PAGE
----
Rich and Cindy Ackman PEI and Nova Scotia 2019 travel blog

Bonne Bay 1

A Billion Years of Rock

Bonne Bay 2

Bonne Bay 3

Typical Bayside Home

Downtown Area

Fishing Boat

Rocky Harbour Light

Bonne Bay 4

Eagle on Bonne Bay

Tablelands 1

Tablelands 2

Tablelands 3

Unique Flower to the Tablelands

Fllowering Pine on theTablelands

Another Tablelands Fower

Our final day at Gros Morne National Park was a big one. We started out this morning on the Bonne Bay Boat Tour. Bonne Bay is the primary fjord on the western shore. The mountains, slopes and scenery are incredible. The guides were amazing and we learned so much. Here are a few more factoids, in no particular order.

I have been familiar with "deer browse", deforestation, in the forests of Wisconsin. It is a huge problem there if the population of deer aren't controlled. Similar problem here but a little different. The forests here are taking a major hit from "moose browse". Who would have thought. Just like deer, moose eat the tender sprouts on the trees which eventually kills the trees. Once the trees are dead, it opens up vistas in the forest which are prime areas for invasive species to enter into the ecosystem.

Moose are not native to Newfoundland. There were 4 brought to the island in 1903 and they have now populated to over 100,000. They do have a hunting season for them, but they are very difficult to control because of the mountain landscape. Last year there were 700 moose/car crashes in Newfoundland.

The mountains are in excess of a billion years old. It is believed that the tectonic plates on earth have been moving for 3.5 billion years. There is a remarkable wall on the Bonne Bay that exposes the full 1 billion years. It is amazing.

Later that day we traveled across the bay to the Tablelands where we took another 3 mile hiking trial. (up hill both ways) This place is remarkable. The tectonic plates of the earth cover what is called the mantle of the earth. This crust, the mantle, is roughly 1865 miles thick. Due to extreme movement in the tectonic plates in this location, the mantle is actually exposed. IT IS THE ONLY PLACE ON EARTH THAT YOU CAN SEE THE MANTLE OF THE EARTH. It is made up primarily of heavy metals. For this reason, it appears amber because of its exposure to the air. It is basically rusting. The high iron content is not conducive for normal plant growth, however, there are a few unique species that have adapted. I attached a few pictures. It's always fun to see something that you will never see anywhere else.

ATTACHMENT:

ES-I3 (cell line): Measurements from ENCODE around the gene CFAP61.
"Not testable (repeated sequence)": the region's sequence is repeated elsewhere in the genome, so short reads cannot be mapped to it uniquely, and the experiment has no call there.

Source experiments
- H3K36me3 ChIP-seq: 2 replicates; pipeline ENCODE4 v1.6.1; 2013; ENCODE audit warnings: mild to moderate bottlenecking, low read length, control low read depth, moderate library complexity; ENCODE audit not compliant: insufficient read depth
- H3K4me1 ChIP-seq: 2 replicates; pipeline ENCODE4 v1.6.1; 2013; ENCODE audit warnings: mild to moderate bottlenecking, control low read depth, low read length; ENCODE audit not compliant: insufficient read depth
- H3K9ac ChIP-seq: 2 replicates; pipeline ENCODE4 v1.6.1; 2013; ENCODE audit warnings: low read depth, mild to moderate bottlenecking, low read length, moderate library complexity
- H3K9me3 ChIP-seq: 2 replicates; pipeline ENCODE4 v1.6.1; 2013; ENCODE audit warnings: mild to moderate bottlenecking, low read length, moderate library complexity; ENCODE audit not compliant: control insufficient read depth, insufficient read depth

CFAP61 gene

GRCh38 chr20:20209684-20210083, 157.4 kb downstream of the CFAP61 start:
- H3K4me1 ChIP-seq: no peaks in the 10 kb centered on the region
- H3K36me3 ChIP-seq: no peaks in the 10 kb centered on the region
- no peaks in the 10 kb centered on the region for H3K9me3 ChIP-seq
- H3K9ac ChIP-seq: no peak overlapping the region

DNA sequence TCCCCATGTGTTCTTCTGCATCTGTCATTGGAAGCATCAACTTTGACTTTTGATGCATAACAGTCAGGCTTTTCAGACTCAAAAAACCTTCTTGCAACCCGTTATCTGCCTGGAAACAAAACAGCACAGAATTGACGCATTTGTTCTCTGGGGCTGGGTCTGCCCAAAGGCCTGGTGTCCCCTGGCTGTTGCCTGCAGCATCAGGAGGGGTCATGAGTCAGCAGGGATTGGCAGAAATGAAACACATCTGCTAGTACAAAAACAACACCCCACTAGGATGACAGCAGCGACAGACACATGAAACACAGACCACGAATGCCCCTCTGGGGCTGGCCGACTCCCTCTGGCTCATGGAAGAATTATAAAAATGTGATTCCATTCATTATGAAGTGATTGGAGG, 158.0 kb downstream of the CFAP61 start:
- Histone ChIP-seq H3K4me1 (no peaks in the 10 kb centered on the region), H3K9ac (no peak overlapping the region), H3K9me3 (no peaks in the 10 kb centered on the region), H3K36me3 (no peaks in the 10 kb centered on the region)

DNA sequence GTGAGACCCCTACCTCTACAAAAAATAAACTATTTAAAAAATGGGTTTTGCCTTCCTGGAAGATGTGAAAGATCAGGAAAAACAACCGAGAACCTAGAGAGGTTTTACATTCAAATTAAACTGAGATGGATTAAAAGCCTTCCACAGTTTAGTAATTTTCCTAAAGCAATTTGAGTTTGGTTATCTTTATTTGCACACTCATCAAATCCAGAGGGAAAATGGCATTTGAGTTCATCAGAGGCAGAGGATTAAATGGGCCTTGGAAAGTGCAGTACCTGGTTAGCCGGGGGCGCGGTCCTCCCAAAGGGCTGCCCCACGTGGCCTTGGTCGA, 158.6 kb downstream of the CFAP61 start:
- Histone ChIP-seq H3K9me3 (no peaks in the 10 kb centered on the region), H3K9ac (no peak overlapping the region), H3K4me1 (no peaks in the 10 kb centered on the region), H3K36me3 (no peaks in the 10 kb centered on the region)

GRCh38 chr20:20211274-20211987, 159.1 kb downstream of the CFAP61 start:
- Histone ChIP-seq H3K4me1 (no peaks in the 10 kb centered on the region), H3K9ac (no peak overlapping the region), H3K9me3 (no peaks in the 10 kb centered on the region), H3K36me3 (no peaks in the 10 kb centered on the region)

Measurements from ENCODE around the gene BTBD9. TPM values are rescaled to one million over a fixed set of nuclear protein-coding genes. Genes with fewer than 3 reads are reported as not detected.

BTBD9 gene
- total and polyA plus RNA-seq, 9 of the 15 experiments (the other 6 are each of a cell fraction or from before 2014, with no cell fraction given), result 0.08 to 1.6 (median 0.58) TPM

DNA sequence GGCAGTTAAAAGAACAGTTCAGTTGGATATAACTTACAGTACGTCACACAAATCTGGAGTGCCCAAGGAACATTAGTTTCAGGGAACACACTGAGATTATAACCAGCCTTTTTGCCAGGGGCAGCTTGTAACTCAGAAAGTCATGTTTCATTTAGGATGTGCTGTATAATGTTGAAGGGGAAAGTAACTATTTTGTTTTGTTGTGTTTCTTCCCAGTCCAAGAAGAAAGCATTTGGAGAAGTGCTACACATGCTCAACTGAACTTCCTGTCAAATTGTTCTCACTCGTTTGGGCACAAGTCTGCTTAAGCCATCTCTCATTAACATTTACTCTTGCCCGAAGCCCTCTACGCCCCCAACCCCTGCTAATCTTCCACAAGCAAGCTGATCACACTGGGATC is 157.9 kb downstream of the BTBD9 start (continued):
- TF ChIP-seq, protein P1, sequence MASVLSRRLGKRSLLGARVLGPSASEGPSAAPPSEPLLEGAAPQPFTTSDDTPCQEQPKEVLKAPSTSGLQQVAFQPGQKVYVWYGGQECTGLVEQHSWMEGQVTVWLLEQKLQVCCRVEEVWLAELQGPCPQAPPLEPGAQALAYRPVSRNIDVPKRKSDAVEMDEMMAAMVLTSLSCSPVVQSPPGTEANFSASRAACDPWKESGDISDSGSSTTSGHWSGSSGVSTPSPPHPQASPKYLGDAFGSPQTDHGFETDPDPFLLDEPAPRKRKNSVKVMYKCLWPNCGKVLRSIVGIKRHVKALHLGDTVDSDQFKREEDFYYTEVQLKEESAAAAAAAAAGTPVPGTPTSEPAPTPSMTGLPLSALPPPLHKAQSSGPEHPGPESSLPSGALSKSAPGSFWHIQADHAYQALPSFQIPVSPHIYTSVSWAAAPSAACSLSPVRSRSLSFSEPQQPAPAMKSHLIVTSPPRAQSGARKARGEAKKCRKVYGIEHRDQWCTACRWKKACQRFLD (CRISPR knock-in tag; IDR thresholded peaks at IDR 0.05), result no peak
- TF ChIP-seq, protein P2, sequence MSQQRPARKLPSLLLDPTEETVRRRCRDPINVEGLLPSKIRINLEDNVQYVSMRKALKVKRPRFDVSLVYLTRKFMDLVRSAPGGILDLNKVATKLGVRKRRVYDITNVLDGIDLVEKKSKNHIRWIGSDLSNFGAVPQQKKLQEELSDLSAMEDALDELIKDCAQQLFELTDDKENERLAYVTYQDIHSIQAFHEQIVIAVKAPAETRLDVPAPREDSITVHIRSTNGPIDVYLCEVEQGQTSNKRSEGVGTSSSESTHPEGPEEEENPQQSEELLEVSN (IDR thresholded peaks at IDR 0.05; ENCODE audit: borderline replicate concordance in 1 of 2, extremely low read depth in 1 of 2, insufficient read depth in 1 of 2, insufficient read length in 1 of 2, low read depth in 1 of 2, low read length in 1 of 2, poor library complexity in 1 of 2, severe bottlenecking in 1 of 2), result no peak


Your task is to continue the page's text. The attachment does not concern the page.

The day was filled with adventure. We traveled through a number of small villages and got a good taste of how the locals live. They have a very basic life. More and more of these villages are disappearing as the young people move off to the cities.

Tomorrow we travel farther north to visit the a 1000 year old Viking settlement and some other special sights.

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